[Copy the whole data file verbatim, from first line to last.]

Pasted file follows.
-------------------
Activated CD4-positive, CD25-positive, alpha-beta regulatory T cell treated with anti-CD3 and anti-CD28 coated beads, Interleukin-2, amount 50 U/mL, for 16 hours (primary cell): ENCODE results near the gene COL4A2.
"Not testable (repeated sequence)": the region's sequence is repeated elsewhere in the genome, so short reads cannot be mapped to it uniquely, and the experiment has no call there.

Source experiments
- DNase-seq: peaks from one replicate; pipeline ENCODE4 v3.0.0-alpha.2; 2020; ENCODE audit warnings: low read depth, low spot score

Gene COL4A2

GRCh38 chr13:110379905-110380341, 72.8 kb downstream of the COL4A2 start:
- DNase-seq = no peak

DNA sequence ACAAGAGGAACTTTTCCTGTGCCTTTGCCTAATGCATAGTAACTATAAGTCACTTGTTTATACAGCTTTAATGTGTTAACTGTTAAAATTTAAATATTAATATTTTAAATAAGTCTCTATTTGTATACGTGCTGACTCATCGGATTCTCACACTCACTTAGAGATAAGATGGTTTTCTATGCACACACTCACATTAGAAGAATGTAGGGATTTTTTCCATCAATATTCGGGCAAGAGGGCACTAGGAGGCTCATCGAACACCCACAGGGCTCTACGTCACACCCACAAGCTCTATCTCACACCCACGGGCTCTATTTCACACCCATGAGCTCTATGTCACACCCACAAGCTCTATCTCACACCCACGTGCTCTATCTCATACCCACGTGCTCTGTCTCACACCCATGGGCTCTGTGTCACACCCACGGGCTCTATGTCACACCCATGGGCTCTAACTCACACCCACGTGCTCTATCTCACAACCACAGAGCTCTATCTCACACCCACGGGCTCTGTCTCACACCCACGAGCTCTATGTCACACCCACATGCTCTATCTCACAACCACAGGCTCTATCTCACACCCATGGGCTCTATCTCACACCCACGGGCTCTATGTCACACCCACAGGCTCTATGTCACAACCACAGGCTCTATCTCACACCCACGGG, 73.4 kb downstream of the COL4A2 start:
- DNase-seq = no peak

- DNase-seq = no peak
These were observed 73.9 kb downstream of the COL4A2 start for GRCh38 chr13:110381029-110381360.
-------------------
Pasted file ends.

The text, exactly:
Activated CD4-positive, CD25-positive, alpha-beta regulatory T cell treated with anti-CD3 and anti-CD28 coated beads, Interleukin-2, amount 50 U/mL, for 16 hours (primary cell): ENCODE results near the gene COL4A2.
"Not testable (repeated sequence)": the region's sequence is repeated elsewhere in the genome, so short reads cannot be mapped to it uniquely, and the experiment has no call there.

Source experiments
- DNase-seq: peaks from one replicate; pipeline ENCODE4 v3.0.0-alpha.2; 2020; ENCODE audit warnings: low read depth, low spot score

Gene COL4A2

GRCh38 chr13:110379905-110380341, 72.8 kb downstream of the COL4A2 start:
- DNase-seq = no peak

DNA sequence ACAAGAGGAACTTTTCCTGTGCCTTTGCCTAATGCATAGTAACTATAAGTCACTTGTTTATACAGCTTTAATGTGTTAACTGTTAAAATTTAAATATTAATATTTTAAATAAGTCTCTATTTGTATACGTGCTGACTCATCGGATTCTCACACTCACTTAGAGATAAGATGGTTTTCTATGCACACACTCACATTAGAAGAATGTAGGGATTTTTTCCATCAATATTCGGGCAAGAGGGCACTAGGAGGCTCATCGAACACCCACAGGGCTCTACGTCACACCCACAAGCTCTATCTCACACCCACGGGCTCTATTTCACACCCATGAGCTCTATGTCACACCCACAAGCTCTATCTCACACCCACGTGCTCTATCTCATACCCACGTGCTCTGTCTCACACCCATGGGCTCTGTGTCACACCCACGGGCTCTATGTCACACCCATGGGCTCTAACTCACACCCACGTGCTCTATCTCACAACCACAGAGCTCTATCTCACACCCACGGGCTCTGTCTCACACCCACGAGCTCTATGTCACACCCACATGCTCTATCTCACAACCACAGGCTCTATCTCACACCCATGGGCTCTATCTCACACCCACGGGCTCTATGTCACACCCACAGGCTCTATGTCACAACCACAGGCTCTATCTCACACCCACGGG, 73.4 kb downstream of the COL4A2 start:
- DNase-seq = no peak

- DNase-seq = no peak
These were observed 73.9 kb downstream of the COL4A2 start for GRCh38 chr13:110381029-110381360.